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XP Sure Fire Fixes

by whoozhe
September 8, 2006
There have been articles upon articles written, questions by the truckload answered on the subject of fixing problems on a PC. Extracted from the book, "PC Annoyances" by Steve Bass comes what he believes are sure-fire fixes. Well he may be stretching it a bit but if you follow his suggested basic steps you may find that your problem is solved before having to delve into manuals, forums and begging that 'Guru" mate. 

Here are the most common problems and their cure.

1. Computer Freezes Periodically.

The Fix:
A: Hit the Ctrl Alt Del keys to bring up the Task Manager. Select the Process Tab, choose Exlporer.exe and click End Process. Ignore the message.
B: Stay in the Task Manager but this time Select File, New Task (Run) and type explorer and click OK.
What Happened: Windows Explorer is no where near perfect and can cause intermediate freezing for no apparent reason. The fix reloads explorer and by doing so rids itself of the problem.
A More Permanent Fix: If this behaviour continues consider using a third Party Explorer Replacement such as Explorer2 lite, FileWorks XP or Explorer XP. 

2. Computer Continues To Freeze.

The Fix: The usual suspects are the Temp, Internet Cache and a failing Hard Drive
By Open and use Window's own cleanup tool you can get rid of all the suspects. The Tool is called Disk CleanUp and is one of many Windows System Tools. Access these via the Start Menu under All Programs>Accessories. After the cleanup is finished run the Check Disk Utility. Have your Windows Installation CD Handy.
B: Open My Computer, Right Click the appropriate Drive, choose properties then choose the Tools tab.
Click Check Now in the Error- Checking area.
Check both Automatically Fix File System Errors and Scan For and Attempt Recover Of Bad Sectors options then Click OK.
Run both your anti virus and anti spy ware scanners
Fix any ActiveX problems by opening the Control Panel; choose Internet Options then under the General Tab/Settings/View Objects right click to delete any items marked "Damaged" in the status column.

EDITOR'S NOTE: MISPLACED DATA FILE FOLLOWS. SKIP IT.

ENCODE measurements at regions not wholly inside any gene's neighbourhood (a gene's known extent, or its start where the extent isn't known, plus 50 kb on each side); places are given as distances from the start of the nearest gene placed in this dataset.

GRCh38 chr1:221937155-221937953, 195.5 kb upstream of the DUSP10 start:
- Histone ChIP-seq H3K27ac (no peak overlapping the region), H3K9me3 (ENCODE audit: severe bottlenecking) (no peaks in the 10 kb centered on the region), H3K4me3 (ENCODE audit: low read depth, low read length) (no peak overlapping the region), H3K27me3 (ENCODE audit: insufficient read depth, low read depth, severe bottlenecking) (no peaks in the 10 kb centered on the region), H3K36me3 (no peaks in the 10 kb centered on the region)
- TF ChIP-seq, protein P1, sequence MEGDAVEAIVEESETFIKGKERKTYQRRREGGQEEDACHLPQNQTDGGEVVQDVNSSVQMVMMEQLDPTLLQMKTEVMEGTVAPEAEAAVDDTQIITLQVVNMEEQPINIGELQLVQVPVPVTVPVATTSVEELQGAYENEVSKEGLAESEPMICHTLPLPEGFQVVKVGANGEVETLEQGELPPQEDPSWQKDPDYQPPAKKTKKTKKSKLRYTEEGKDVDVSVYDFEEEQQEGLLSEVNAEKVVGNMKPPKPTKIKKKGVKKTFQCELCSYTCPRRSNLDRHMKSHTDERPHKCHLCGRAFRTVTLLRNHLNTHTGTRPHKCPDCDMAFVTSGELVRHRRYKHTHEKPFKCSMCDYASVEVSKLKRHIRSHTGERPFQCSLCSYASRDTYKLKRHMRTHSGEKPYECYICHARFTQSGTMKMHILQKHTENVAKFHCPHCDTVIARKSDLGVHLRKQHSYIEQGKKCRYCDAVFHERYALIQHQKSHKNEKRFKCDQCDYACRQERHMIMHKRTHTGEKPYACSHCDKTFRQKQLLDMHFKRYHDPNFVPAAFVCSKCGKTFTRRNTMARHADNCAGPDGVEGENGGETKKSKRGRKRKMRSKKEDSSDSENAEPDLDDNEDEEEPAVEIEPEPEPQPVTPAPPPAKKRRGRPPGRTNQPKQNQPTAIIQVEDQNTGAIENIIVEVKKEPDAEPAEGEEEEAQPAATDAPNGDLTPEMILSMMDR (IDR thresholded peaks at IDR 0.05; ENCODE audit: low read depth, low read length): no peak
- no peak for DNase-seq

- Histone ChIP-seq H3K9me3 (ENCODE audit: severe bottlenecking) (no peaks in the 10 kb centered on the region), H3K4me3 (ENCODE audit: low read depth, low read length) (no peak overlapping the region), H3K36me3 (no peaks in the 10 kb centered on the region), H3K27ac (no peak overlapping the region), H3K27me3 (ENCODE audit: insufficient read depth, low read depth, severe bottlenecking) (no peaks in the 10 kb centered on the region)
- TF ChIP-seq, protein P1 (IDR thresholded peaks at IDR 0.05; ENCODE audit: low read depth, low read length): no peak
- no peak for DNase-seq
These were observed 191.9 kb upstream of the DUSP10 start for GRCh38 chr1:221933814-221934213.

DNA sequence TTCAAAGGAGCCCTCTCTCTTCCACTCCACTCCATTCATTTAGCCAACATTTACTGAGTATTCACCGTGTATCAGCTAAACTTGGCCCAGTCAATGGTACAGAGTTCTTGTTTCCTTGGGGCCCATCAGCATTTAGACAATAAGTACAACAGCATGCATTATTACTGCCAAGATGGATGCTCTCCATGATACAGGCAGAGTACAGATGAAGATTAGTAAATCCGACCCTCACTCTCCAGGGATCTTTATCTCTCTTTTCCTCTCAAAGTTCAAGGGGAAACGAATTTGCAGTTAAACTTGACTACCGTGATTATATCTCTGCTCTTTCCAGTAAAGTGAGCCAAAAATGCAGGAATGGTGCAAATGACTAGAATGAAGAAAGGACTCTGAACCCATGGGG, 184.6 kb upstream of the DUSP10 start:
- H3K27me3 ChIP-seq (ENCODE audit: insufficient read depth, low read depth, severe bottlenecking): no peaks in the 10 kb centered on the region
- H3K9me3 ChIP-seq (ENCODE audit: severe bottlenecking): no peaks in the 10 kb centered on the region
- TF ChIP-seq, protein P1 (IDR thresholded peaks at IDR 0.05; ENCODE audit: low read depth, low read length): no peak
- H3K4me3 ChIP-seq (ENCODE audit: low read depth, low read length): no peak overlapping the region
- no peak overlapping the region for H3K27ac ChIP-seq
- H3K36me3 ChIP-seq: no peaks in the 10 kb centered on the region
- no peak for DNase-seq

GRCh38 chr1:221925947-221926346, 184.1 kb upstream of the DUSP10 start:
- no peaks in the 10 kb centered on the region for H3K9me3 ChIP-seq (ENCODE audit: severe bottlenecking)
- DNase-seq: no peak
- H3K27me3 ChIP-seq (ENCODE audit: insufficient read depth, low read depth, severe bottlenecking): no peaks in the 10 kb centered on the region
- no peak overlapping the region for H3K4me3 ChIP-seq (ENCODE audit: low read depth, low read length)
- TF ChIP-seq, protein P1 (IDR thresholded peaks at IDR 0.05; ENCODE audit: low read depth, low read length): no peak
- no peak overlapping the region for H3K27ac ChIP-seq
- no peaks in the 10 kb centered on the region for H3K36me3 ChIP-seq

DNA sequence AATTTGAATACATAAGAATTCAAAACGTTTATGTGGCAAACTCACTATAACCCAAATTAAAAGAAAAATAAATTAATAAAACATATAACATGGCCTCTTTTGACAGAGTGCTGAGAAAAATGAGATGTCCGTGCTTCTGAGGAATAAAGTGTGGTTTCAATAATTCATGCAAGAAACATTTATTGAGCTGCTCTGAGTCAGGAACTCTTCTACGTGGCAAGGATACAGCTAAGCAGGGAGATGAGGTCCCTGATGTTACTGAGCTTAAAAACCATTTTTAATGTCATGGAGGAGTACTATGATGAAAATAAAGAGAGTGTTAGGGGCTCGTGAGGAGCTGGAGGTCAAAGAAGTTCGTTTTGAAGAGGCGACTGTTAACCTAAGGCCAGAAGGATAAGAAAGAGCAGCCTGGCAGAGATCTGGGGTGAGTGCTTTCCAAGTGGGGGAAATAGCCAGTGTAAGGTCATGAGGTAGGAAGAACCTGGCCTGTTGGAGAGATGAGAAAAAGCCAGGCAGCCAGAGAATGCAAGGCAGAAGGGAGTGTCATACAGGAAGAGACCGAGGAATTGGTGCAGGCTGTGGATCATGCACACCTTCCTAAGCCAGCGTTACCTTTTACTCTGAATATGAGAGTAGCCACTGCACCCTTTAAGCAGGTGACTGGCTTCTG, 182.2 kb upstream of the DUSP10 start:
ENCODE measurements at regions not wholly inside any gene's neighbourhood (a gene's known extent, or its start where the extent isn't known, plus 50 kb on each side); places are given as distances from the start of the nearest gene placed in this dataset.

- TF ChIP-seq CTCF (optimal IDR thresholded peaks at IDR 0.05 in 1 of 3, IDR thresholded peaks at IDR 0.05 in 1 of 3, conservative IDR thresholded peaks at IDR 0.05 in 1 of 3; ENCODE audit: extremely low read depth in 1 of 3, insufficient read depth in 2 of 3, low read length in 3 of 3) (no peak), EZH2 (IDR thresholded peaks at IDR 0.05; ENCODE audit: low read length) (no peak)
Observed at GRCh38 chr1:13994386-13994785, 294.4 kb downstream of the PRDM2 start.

Last but not least run the good old System File Checker by clicking Start then Run and type in cmd and hit the enter key. In the new Command Line box at the prompt type "sfc /scannow" (without the quotes). Make coffee as this scan may take a while. After all that and you are still having problems then you have gone as far as a typical user can go. Now is the time to ask the questions or seek further help. When asking a question informs a forum or whoever that you have tried everything listed here so whoever provides advice is not covering old ground.

3. PC boots up to a Black Screen with a message that my Hard Drive does not exist.

99% of the time this is caused by a dying or dead CMOS battery. CMOS is where all the basic BIOS setting are stored and when you power off the system the battery provides enough power to keep that data alive. Lose the data and the system has no idea what to do when it starts.

The Fix.
Before this happens access your CMOS settings by holding down either the Del or F2 key when you boot up. There will be a line on the bottom of the screen that says Press Del or F2 to access setup.
Once in CMOS go to each page and write down the settings or use a digital camera to take a pic of each page.
C: Buy a new battery. It is wise to replace this battery every two years whatever. Although there are utilities around that can backup CMOS settings having them written down of photos of each page is far more secure, as long as you do not put the information in a "Safe Place" To help you along with these three basic steps to get a system back to working order you can be assisted with some extra useful tools.

For analysing deep problems FileMon, RegMon and Process Explorer are three excellent free tools available at
To repair the CMOS a step by step tutorial can be found at .
Now if nothing works and you start looking at the hammer as an alternative fix tool it is time to strip the system back to its bare essentials, reformat and start afresh.

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